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News from the National Academies

Date:  Jan. 5, 2012

 

FOR IMMEDIATE RELEASE


New Report Reviews 10-Year Plan for Federal Program On Climate and Global Environmental Change Research

 

WASHINGTON — The draft 10-year strategic plan for the U.S. Global Change Research Program (USGCRP) -- which shapes and coordinates climate and related global environmental change research efforts of numerous agencies and departments across the federal government -- is "evolving in the right direction," but several key issues could strengthen these planning efforts, says a new report from the National Research Council.

 

The committee that wrote the report found that the proposed broadening of USGCRP's scope to address not only climate change but also other climate-related global changes is appropriate and an important step.  However, the draft plan does not always acknowledge significant challenges, such as increasingly constrained budget resources, involved in meeting its goals, nor does it offer clear strategies for how such challenges could be addressed.  There is also the practical challenge of maintaining clear boundaries for an expanded program.

 

The committee emphasized the need to identify initial steps the program would take to achieve the proposed broadening of its scope, develop critical science capacity that is now lacking, and link the production of knowledge to its use.  It also stressed that without a strong governance structure that could compel reallocation of funds to serve overarching priorities, the program would likely continue as merely a compilation of efforts deriving from each member agency's individual priorities.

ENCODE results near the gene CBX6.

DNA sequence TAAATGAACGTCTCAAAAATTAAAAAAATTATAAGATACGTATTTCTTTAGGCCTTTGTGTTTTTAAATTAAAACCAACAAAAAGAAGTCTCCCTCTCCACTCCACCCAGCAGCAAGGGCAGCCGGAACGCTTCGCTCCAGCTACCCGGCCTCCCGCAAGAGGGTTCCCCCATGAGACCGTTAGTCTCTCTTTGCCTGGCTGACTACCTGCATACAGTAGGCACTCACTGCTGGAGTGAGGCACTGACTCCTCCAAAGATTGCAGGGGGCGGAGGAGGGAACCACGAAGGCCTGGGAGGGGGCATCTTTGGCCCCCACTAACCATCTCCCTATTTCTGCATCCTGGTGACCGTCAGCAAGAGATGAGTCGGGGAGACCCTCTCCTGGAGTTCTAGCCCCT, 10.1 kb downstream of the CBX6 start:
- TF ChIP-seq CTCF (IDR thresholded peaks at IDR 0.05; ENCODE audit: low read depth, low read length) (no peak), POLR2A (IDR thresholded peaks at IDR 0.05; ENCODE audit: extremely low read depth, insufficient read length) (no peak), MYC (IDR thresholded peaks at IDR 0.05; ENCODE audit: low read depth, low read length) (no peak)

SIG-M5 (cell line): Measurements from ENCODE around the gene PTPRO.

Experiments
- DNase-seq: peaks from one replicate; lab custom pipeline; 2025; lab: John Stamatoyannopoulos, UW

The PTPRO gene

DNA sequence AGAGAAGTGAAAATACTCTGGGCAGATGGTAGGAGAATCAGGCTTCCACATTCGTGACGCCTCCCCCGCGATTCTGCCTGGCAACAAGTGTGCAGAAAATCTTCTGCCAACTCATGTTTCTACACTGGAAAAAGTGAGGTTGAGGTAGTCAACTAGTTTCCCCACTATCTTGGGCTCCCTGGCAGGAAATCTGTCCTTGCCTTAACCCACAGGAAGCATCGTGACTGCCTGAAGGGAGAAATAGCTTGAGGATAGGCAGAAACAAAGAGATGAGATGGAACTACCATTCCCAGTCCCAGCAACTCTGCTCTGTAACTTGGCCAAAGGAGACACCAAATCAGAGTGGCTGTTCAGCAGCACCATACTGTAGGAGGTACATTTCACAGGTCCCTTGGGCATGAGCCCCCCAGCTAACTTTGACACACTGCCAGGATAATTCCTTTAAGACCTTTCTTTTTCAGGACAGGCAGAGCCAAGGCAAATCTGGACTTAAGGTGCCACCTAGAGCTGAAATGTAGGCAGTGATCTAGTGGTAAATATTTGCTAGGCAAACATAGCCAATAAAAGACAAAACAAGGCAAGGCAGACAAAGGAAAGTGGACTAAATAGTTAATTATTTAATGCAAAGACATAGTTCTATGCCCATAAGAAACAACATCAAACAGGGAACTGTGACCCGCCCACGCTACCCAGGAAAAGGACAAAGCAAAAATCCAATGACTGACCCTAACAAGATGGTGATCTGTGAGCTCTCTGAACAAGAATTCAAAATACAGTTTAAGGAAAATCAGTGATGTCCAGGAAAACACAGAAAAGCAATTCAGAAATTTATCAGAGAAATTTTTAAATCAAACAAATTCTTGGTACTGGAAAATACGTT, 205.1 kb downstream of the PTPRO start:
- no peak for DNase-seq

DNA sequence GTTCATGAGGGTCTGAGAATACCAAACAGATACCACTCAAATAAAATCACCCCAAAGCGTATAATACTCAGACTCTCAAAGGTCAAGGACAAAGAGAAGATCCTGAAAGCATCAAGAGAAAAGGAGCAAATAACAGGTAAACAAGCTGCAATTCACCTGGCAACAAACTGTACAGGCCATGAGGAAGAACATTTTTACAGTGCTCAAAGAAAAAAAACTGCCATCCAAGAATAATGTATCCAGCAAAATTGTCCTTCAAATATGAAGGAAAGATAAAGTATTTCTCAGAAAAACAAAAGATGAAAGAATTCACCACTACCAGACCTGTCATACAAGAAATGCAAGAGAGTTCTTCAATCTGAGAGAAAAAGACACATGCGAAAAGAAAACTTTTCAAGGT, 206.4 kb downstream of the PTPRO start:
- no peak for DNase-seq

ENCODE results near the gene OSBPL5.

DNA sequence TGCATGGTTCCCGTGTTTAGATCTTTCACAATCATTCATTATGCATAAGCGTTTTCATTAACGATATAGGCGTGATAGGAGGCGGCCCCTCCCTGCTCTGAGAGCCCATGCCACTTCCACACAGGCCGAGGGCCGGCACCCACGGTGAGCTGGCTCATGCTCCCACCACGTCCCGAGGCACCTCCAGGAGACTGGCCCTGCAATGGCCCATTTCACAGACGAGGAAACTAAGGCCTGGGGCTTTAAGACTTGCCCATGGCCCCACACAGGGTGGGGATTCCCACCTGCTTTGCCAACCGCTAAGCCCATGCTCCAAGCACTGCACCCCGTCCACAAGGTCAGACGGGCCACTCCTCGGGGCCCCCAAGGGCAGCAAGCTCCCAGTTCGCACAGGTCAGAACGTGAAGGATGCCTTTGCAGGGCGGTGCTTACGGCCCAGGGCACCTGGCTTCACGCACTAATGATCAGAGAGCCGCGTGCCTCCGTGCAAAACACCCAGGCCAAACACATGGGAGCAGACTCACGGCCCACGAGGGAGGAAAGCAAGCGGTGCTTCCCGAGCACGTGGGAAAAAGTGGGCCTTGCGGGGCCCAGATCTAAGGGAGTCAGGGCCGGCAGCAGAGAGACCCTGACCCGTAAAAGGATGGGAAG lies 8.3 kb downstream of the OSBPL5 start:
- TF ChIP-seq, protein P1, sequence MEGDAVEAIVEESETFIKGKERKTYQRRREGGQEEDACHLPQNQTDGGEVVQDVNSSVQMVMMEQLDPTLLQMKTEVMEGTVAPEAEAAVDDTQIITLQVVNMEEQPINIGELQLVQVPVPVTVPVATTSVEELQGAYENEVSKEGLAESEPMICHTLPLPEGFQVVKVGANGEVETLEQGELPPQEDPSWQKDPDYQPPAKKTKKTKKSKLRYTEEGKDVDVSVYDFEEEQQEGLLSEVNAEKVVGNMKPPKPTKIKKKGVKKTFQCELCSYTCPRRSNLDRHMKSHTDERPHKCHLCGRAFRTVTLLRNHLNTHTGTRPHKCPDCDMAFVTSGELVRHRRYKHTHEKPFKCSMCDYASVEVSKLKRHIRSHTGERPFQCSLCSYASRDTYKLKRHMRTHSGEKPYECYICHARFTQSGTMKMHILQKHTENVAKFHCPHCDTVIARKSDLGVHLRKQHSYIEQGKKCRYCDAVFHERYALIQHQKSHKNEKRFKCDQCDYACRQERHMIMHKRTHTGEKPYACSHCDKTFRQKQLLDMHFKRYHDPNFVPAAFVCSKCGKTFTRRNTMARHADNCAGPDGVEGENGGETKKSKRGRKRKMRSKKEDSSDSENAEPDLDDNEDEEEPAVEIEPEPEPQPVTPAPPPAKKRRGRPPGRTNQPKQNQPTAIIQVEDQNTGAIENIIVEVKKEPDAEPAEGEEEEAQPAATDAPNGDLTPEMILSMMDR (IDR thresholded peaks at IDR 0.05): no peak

Broadening the program to better integrate the social and ecological sciences, inform climate change mitigation and adaptation efforts, and emphasize decision support is welcome and essential for meeting the legislative mandate for the program, the committee said.  Nevertheless, implementing this wider scope requires more than incremental solutions.  For instance, there is insufficient expertise within member agencies in the social and ecological sciences, and some agencies lack clear mandates to develop the needed expertise.

 

The report also suggests that the USGCRP plan could be strengthened by:

  • offering a more coherent summary of past important accomplishments, including an assessment of successes that were possible only because of USGCRP actions;
  • establishing clear processes for setting priorities and phasing in and out elements of the program;
  • employing iterative processes for periodically evaluating and updating the program and its priorities; and
  • more carefully defining the education, communication, and work-force development efforts that belong within the program and which efforts would be best organized by entities outside the program.

The study was sponsored by the National Oceanic and Atmospheric Administration.  The National Research Council, the operating arm of the National Academy of Sciences and National Academy of Engineering, is an independent, nonprofit institution that provides science and technology advice under a congressional charter granted to the NAS in 1863.